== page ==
Steve Glenn's home in Santa Monica California is the first LEED Platinum-certified single-family house in the country, featuring gray water to irrigate the lawn, and produces near-zero greenhouse-gas emissions.

"I realized that developers, not architects, control what gets created in the built environment," Glenn said. In response, the tech executive is rolling out a line of extreme-green homes similar to his own with KieranTimberlake, an architectural firm that focuses on sustainable design.

Cost is the biggest challenge when it comes to green living, Glenn says. At $250 per square foot for 2,500 square feet (plus another $40,000 for the foundation), the grand total was more than $765,000 to build (not including the price of the land). Glenn's next challenge: green design that's more affordable.

Building a house is expensive, and constructing an environmentally friendly home is astronomical. Glenn's solution for the average American is prefabricated construction. "Prefab allows you to build a house with smaller thresholds for tolerance," Glenn says, "and a tighter energy envelope." Prefab allows expensive up-front costs for green components to be amortized across many homes and mitigates extra rubble left behind, which account 30% of landfills. The Cellophane House (pictured) is on display this summer at New York's Museum of Modern Art.

Matthew Berman (left) and Andrew Kotchen (right) are architects with a cause: reducing the impact of housing on the environment. 50% of all greenhouse-gas emissions are building-related. Yet even as the housing market falls apart, McGraw-Hill Construction predicts that the green market building market will grow from $12 billion this year to between $40 billion and $70 billion by 2012. "There's this grumbling," Berman says, "It grows, it brings things to the center, and then you get this explosion."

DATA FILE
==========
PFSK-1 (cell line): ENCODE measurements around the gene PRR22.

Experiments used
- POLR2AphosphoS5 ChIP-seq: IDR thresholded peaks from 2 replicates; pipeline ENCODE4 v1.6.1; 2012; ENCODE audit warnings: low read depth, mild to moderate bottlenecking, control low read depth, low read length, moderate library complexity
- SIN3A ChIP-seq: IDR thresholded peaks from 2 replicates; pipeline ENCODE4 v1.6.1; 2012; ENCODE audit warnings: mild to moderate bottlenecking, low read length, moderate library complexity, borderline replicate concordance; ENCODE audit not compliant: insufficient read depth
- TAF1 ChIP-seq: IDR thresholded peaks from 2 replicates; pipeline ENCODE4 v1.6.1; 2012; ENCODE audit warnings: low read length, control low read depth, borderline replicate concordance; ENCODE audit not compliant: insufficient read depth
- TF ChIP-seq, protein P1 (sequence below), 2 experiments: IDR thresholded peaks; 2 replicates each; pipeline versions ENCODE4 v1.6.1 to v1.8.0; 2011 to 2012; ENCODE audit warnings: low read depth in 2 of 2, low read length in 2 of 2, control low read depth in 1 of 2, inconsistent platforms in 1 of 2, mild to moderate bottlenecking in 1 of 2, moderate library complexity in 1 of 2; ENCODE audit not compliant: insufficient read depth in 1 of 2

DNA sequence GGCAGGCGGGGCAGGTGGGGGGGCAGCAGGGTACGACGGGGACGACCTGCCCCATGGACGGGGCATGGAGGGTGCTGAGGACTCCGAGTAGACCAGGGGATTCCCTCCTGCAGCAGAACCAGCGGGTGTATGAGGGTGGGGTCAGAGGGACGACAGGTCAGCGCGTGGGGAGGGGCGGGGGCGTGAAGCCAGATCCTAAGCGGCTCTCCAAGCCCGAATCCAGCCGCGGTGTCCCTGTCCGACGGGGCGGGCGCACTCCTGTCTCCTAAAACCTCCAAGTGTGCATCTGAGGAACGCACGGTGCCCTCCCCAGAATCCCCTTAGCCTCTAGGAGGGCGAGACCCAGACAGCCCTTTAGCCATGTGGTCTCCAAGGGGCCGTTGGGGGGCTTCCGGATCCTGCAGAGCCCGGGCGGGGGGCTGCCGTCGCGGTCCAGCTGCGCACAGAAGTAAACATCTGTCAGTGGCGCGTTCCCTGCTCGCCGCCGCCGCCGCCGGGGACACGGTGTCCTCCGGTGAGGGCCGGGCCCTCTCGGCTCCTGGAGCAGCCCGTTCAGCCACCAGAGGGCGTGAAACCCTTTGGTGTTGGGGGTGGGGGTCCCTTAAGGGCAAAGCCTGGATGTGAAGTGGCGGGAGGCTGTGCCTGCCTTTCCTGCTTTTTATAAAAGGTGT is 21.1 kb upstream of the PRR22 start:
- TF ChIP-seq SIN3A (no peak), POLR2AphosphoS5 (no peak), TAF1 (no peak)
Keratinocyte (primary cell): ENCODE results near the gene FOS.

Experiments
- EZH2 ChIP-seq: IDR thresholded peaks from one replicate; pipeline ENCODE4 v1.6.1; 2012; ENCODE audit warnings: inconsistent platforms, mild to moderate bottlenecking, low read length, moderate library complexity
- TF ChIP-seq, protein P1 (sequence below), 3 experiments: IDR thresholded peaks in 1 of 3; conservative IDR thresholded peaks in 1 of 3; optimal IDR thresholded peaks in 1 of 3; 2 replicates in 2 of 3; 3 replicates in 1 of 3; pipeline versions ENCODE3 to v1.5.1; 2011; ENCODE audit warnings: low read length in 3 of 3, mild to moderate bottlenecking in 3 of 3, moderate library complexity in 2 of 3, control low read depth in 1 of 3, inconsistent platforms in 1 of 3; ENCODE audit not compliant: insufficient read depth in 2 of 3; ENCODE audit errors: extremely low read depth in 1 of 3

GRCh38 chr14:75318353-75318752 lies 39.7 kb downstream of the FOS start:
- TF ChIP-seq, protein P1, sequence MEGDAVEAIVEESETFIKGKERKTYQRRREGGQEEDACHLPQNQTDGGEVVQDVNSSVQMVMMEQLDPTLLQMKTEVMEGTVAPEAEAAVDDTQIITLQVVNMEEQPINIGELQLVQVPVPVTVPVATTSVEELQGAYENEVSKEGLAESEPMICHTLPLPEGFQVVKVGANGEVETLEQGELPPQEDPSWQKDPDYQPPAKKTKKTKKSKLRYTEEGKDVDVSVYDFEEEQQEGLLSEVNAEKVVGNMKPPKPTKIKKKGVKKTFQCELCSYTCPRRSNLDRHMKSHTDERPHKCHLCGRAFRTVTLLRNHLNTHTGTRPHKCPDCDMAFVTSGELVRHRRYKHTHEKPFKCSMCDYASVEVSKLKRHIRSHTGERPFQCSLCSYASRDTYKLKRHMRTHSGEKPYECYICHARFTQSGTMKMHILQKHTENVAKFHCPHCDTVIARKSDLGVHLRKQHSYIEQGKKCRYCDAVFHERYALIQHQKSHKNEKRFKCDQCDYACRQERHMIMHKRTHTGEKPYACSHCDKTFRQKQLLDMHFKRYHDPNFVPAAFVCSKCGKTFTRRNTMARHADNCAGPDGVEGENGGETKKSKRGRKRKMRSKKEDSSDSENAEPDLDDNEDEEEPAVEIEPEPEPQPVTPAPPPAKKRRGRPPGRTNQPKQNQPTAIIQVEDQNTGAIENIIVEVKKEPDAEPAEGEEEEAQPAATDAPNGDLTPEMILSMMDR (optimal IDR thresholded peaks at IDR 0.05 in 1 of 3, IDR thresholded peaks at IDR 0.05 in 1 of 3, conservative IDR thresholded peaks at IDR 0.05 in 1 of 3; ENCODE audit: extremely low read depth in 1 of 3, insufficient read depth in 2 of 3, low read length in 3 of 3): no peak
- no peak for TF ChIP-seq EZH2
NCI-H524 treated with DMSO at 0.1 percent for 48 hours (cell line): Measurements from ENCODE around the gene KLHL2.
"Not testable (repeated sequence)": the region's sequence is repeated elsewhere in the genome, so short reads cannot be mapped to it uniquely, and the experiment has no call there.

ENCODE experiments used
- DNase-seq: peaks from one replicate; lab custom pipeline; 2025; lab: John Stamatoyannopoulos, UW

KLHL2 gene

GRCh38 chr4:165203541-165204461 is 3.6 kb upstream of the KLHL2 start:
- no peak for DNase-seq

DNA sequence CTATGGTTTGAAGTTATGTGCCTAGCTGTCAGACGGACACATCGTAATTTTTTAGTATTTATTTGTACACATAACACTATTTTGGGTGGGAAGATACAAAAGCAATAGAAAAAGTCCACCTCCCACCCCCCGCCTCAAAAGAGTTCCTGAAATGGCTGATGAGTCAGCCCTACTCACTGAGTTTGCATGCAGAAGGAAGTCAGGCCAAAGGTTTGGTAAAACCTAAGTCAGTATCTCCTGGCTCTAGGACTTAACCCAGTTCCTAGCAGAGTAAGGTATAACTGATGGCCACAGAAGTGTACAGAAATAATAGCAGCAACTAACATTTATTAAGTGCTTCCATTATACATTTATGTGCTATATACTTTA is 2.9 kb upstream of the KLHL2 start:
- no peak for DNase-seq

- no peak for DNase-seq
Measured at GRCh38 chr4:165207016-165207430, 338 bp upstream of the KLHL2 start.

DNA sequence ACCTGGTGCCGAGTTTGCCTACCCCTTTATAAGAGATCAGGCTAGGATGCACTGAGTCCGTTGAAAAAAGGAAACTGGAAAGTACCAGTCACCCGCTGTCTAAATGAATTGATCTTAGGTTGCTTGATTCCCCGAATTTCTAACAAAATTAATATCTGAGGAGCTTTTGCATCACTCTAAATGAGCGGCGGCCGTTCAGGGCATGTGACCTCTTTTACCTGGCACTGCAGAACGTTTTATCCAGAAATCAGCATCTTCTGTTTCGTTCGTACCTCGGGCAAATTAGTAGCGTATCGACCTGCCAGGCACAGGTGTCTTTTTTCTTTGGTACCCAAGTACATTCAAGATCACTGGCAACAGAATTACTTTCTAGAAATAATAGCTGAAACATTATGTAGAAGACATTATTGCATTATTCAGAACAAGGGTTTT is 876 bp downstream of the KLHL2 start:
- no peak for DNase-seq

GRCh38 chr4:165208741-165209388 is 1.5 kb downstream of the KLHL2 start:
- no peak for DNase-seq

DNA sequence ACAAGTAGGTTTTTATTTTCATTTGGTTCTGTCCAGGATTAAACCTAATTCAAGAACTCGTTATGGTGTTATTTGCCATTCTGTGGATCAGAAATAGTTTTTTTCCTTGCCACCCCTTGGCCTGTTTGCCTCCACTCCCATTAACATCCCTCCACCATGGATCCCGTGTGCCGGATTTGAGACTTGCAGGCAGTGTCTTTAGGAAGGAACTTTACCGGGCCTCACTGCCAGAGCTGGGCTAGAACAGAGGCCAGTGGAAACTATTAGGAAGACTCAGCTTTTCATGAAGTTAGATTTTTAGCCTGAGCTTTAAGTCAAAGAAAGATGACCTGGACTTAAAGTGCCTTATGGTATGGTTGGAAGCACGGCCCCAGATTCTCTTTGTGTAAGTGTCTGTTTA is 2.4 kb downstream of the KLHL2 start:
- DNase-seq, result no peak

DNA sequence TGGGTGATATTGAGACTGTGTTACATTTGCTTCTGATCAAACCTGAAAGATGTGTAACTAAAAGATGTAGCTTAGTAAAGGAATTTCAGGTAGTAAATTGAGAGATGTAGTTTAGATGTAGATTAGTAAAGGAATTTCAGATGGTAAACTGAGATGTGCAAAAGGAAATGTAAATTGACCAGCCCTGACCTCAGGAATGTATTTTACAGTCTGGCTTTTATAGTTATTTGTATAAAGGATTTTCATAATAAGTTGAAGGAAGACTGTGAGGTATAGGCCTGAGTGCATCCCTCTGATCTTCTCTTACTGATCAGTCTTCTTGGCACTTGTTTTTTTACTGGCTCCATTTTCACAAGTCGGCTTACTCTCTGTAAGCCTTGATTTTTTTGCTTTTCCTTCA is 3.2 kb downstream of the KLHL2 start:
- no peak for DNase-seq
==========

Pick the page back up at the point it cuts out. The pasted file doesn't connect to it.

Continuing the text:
Berman and Kotchen have won accolades for their work, including a competition sponsored by Global Green USA and actor Brad Pitt to design "zero energy" housing in the Lower Ninth Ward in New Orleans. Their firm, Workshop/apd, will oversee the construction of their "GREEN.O.LA," which includes five single-family houses and 18 apartments. The units feature solar panels, rainwater-collection systems and trellises to keep the interiors cool. "Good design is inherently more efficient and uses less materials," Kotchen says.

A McGraw-Hill construction study estimates that by 2010 as many as 10% of all American housing starts will incorporate energy-conserving features and appliances, including low-flush toilets and more-efficient heating and cooling systems. However, it will take a serious shift in American culture to push green living to the common homeowner. "Sustainability is a cultural problem, embedded in unsustainable lifestyles," says Wilfried Wang, a chair of architecture at the University of Texas at Austen.